AUSTIN (KXAN) — On Saturday, a beloved local pharmacy got to open its doors again for the first time since the winter storm. Quick Pharmacy’s Round Rock location has been closed since a pipe burst, destroying the store and all its inventory in February.
“Being down and out for four-and-a-half to five months is challenging,” said Quick Pharmacy owner Amanda Bradley. “It was a devastating flood, and it wasn’t just something that we could patch up and move on.”
After a pipe burst in the ceiling, water poured throughout the store.
“We were really back down to the studs and framework of the building,” she explained. “We lost about $250,000 worth of medication and over-the-counter products. Thankfully, insurance — we have insurance for a reason.”
Not all homeowners, however, are so fortunate. While most businesses have all-risks coverage to pay out big claims, many homeowners have what are called peril policies. Those policies often have sub-limits, meaning they’re only paying $5,000 to $10,000 for storm repairs that cost much more, according to attorney Andrew Woellner.
He said many of his clients aren’t getting reimbursement for damage because of the wording in their policies.
“If it doesn’t say the name, you’re not covered for it,” Woellner explained of all-risks policies. “One that’s always in there is ‘explosion,’ and a synonym for ‘burst’ is ‘explosion.’ So, if you have a pipe burst, you have a pipe explosion, and yet, every named peril policy I’ve seen is getting those claims denied.”
Woellner is optimistic judges will side with homeowners when those claims are taken to court.
He’s also fighting a lot of cases where clients’ sub-limits are much lower than the cost of damage incurred.
“Certainly a catastrophe event like that involves a lot of claims, and there are only so many adjusters, and so putting a lot on those adjusters things are going to get missed,” Woellner said. “That happens a lot in hurricane claims. That happens a lot with massive hail events, those kinds of things that require a lot of man hours and work that really put a burden on those adjusters. But the other thing is insurance companies just typically want to pay as little as possible.”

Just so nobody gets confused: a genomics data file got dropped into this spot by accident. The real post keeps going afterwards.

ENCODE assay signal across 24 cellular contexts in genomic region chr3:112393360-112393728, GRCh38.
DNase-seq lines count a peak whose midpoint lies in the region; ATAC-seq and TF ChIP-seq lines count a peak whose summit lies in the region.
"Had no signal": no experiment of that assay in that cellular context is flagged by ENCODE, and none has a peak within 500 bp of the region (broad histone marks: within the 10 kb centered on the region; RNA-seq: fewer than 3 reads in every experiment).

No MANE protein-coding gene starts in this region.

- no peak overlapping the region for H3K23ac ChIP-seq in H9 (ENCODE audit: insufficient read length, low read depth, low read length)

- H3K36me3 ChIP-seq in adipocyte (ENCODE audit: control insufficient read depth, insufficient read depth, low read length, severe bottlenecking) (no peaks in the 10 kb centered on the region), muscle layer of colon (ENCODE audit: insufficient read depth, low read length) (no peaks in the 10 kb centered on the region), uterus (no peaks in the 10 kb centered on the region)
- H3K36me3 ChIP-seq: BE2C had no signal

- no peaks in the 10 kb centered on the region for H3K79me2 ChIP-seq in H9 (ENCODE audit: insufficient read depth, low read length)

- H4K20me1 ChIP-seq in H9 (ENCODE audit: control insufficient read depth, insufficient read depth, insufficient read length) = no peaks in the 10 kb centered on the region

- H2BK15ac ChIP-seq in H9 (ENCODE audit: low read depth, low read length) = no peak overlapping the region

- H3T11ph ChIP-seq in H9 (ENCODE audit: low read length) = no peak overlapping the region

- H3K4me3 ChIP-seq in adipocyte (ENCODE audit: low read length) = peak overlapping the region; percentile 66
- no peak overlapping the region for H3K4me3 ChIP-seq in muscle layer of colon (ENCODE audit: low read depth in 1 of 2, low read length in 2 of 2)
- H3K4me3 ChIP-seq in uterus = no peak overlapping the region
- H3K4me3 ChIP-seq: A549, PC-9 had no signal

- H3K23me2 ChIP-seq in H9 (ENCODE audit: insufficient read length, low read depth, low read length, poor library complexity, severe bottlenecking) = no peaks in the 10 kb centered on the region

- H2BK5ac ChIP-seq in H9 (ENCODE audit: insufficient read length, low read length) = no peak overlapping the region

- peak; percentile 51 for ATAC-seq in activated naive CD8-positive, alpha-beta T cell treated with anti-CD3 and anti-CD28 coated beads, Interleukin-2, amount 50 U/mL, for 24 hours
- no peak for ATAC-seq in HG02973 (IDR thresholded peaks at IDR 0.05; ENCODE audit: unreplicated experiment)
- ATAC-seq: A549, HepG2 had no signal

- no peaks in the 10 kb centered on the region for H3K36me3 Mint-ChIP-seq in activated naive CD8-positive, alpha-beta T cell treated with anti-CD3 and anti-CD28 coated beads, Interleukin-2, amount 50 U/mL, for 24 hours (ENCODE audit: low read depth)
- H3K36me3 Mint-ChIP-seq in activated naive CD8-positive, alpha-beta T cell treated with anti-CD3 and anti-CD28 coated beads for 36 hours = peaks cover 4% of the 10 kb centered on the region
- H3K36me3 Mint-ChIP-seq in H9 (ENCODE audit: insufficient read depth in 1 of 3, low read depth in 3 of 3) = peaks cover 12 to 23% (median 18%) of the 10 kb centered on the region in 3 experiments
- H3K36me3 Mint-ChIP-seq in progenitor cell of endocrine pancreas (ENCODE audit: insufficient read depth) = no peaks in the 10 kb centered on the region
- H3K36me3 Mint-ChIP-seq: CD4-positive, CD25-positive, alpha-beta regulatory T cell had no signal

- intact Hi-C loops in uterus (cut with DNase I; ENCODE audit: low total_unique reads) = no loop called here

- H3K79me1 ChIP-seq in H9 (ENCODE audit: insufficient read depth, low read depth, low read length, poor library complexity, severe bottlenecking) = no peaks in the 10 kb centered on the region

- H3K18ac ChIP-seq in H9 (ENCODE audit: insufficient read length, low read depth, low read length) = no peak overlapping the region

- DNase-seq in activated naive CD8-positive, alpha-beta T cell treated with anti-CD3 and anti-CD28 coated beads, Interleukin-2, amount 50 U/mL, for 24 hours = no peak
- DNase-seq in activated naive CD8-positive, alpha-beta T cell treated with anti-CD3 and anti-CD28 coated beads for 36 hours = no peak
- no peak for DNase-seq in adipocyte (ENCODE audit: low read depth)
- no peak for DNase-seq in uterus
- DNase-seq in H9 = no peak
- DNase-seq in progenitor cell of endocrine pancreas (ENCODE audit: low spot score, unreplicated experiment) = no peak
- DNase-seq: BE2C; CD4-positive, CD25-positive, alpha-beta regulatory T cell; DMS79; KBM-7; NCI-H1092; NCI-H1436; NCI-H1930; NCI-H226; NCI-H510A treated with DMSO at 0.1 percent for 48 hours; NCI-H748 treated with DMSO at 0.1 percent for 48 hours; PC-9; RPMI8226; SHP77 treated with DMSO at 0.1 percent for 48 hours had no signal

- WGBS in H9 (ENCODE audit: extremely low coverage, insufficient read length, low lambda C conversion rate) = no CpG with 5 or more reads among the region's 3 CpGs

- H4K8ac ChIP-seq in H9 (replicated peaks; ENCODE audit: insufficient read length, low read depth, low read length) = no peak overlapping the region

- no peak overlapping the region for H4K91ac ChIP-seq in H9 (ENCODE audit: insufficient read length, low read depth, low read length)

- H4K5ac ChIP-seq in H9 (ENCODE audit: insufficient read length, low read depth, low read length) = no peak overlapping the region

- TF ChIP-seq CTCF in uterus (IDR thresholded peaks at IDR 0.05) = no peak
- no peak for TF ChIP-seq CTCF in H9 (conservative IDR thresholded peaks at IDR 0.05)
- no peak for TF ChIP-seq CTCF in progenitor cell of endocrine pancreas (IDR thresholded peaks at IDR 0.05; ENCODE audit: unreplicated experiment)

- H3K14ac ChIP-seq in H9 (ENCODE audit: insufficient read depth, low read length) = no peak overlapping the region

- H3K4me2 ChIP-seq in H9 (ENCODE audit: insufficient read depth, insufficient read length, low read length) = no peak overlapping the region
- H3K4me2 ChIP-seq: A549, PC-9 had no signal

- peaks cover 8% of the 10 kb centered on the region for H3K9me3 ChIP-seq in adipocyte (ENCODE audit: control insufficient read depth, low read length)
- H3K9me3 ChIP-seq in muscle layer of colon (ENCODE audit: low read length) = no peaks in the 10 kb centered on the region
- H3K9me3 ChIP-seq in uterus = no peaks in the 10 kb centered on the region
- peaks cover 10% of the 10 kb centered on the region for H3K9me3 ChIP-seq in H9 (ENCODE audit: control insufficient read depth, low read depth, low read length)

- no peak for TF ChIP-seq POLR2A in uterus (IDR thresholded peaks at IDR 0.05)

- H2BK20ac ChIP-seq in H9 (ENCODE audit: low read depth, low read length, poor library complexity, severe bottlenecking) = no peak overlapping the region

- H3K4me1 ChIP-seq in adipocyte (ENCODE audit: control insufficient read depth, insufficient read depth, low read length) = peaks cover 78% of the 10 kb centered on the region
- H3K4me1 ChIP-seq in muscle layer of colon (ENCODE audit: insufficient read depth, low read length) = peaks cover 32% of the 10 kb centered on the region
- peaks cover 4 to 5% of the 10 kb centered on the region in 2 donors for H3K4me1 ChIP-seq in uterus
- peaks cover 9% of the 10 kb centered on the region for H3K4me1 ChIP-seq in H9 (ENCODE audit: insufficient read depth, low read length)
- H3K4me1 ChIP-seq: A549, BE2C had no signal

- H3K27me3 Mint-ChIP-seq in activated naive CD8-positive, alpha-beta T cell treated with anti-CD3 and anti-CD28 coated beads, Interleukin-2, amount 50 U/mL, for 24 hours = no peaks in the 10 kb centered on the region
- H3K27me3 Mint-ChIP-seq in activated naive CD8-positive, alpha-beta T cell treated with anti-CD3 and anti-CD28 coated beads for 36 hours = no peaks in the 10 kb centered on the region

Woellner said all homeowners should read their policies closely and know what’s covered. He recommends anyone having issues with a February storm insurance claim use an attorney or a public adjuster.
The Texas Department of Insurance said more than 400,000 winter storm claims have been filed with the state’s largest insurers. TDI reminds policy holders that insurers are required to meet certain timelines for handling claims.
If you’re having trouble with a claim, you can file a complaint online or call the TDI Help Line at (800) 252-3439 with insurance questions.
Some plumbing companies still seeing issues from winter storm
Five months after February’s devastating winter storm, some homeowners are still finding new issues.
KXAN spoke to several plumbing companies in the Austin area. Most said they’re finally caught up on calls to repair broken pipes and other damage from the storm.
However, Radiant Plumbing and Air Conditioning said now, its team is going back on some jobs it wasn’t able to complete, because there was such a backlog for parts.
“The winter storms caused a supply issue across the board, and not just in the plumbing trade, but everywhere,” said Radiant’s Plumbing Operations Director Christopher Taylor. “And then, you mix that with the supply demand constraints that COVID brought last year, and I think everybody in the trades, in general, is having a tough time getting parts, and the material is skyrocketing in prices.”
Taylor said his team is also beginning to see some damage homeowners are just now noticing, which could be a result of the freeze.
“It’s starting to creep up in maybe 10% of the calls where there were issues unrelated to the winter storm in the in the heat of the moment, but, you know, now, after doing some thoughtful diagnostics and searching in the home, it makes sense how it all happened.”
Taylor said now, at least, his team is able to handle emergency calls same-day. He said at one point following the winter storm, the company was booked about three months out.